Instead of  “continuing to work to make sure we are fiscally responsible and plan for a successful tomorrow” the Mayor, the City Administrator and the Common Council are spending without restraint, expanding programs, and expecting the resident of Racine to bail them out and vote YES on the April 2 referendum.

The Referendum

The Common  Council of Racine states that it is in the best interest of it’s residents to grant a yearly increase of 5% every year from 2014 on out. 

TAX 1

Let’s do the math – $49,960,322 at 5% yearly for twenty years.

TAX 2

Do you believe that this is in your best interest? Is the boss going to be able to give you a raise big enough to cover the increases?  What’s going to happen to the value of your home? Will your business be able to raise prices enough to cover the costs and still remain viable? Where does this end? Will large employers remain in Racine, or will they leave?

And why can’t the root of the problem, uncontrolled spending, lavish salaries and benefits for salaried employees be addressed?  The City cannot realistically support a bureaucracy made up of $100,000+ positions. Additionally, the City went overboard on funding entertainment venues and needs to eliminate many from the budget. The city needs to learn how to  live simply, so others may simply live.

Remember that this is the increase ONLY for the  property taxes of The City of Racine , Gateway has a referendum to add $49M in new borrowing, and RUSD borrowed another $42M and other taxing authorities will demand increases. The Common Council has also raised fees, and will do so again in the future.

The problem with Racine government was identified by former   County Executive Bill McReynolds: “But what the taxpaying public has to understand is that if we’re going to get control on property taxes, we’re going to have to cut programs that are not mandated by the state and that are not core functions of county government.”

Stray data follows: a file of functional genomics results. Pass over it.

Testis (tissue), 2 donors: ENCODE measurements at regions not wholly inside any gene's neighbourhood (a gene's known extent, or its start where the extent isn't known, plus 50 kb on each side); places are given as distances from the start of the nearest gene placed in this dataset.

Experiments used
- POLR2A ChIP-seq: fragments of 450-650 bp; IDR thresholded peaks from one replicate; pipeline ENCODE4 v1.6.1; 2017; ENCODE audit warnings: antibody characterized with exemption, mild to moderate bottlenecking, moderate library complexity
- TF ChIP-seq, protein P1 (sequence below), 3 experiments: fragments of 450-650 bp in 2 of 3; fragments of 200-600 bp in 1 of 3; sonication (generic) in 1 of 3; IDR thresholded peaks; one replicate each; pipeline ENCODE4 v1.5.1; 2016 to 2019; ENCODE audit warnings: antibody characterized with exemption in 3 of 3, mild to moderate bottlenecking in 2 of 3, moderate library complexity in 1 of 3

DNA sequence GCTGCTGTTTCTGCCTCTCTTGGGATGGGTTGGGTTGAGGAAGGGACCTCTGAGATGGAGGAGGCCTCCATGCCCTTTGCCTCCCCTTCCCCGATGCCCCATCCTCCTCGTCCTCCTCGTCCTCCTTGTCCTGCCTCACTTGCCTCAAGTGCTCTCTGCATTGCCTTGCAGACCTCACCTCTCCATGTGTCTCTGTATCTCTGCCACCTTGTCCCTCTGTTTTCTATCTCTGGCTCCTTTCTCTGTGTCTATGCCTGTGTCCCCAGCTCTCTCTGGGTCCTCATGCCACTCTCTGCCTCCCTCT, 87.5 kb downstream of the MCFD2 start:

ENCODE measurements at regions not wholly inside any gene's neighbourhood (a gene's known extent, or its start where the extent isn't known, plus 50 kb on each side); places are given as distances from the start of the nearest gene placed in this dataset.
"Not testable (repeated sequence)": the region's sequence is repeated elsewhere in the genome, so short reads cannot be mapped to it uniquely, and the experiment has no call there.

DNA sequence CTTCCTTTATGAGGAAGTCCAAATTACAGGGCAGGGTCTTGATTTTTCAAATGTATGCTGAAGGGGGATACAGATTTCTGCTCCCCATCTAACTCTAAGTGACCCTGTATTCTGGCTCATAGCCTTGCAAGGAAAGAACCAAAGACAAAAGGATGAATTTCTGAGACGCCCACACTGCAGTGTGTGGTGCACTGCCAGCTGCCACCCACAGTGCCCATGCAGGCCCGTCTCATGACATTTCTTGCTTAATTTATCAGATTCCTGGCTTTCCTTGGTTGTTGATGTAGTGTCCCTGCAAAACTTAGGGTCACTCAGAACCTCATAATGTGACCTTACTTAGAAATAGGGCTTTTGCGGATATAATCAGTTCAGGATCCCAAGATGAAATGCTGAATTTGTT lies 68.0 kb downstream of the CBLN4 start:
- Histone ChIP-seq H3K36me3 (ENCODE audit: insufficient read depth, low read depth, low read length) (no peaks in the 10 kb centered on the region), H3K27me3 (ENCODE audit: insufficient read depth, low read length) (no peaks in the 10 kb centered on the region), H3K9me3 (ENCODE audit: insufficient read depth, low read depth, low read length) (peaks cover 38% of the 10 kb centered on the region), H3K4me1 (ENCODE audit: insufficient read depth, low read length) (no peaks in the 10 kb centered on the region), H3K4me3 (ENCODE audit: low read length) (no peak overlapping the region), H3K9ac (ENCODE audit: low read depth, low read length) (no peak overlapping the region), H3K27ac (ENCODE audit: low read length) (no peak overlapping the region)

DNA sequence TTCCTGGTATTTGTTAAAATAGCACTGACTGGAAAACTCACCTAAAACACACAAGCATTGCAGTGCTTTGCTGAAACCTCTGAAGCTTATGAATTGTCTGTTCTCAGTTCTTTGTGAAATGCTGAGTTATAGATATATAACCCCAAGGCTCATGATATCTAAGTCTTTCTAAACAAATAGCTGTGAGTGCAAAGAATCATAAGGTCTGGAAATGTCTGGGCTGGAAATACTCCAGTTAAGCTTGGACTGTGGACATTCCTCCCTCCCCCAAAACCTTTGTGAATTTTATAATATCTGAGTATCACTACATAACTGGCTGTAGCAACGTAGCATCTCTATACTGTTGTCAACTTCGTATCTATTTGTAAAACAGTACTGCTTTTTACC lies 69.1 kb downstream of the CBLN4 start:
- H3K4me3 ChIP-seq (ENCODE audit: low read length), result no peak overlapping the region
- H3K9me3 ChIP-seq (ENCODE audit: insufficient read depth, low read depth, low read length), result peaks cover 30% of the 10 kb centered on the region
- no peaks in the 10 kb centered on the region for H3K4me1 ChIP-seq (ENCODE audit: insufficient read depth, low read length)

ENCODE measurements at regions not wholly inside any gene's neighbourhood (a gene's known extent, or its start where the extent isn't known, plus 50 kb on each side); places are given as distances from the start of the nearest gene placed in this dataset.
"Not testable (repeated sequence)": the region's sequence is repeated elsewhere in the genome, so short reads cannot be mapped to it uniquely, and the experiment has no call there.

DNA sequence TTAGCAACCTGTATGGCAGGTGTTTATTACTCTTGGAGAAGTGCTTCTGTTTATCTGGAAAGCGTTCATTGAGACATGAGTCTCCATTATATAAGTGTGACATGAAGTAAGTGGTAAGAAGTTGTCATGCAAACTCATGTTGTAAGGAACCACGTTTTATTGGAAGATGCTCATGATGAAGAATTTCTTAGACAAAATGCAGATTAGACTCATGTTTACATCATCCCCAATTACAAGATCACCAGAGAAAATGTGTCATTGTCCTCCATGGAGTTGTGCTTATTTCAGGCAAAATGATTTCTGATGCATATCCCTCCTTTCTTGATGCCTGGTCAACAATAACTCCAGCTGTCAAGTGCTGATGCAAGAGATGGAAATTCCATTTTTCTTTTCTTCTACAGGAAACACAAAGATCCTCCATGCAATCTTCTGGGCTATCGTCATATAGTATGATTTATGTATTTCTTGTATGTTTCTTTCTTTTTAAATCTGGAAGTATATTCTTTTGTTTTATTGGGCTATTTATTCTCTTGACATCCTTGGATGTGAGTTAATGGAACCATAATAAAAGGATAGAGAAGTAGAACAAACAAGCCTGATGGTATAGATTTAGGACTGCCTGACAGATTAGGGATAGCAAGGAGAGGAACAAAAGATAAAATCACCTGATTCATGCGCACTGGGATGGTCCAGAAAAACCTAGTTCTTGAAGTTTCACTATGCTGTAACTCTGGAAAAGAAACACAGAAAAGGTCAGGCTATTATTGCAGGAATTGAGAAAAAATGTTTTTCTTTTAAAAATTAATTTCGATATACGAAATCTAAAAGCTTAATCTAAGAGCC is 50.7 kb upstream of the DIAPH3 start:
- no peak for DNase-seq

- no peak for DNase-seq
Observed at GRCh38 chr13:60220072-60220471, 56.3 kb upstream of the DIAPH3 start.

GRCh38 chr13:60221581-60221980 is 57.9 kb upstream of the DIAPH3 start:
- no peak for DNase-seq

It is time to return to a limited government, cut the functions that are not core services, and clawback  some of the outrageous salary and compensation gains that were given to the public employees, both salaried and  union, during the real estate bubble.

Former Alderman Eric Marcus’s  proposal to re-align the lavish salaries and compensation of public officials with Racine’s economic reality got him branded Persona Non Grata at City Hall.

Dec. 21, 2011 from The JT:

RACINE — An alderman’s proposal to review vacant high-paying city positions in hopes of finding cost-saving opportunities is dead.

The City Council unanimously approved the committee’s recommendation to receive and file the proposal without discussion on Tuesday night. Committee members previously said the proposal bordered on micromanagement, was time-consuming and would interfere with human resources duties.

City Administrator Tom Friedel has said the city already vets any position when it becomes vacant, including studying how cutting the position would affect services and waiting for months to fill such vacancy to see if a department can still function. He said there are about 150 city positions that are paid more than $100,000 a year in salaries and benefits.

The Math should make it clear who you cannot afford. A Common Council that makes  poor decisions based on flimsy premises, an unnecessary City Administrator who is out of touch with reality, and a Mayor whose brand of Chicago Style politics and crony capitalism is leading Racine to financial ruin!

How did your Alderman vote?

the vote

Here is an interesting video that will teach you about the exponential function, growth, and the public’s failure to understand the ramifications of these demands.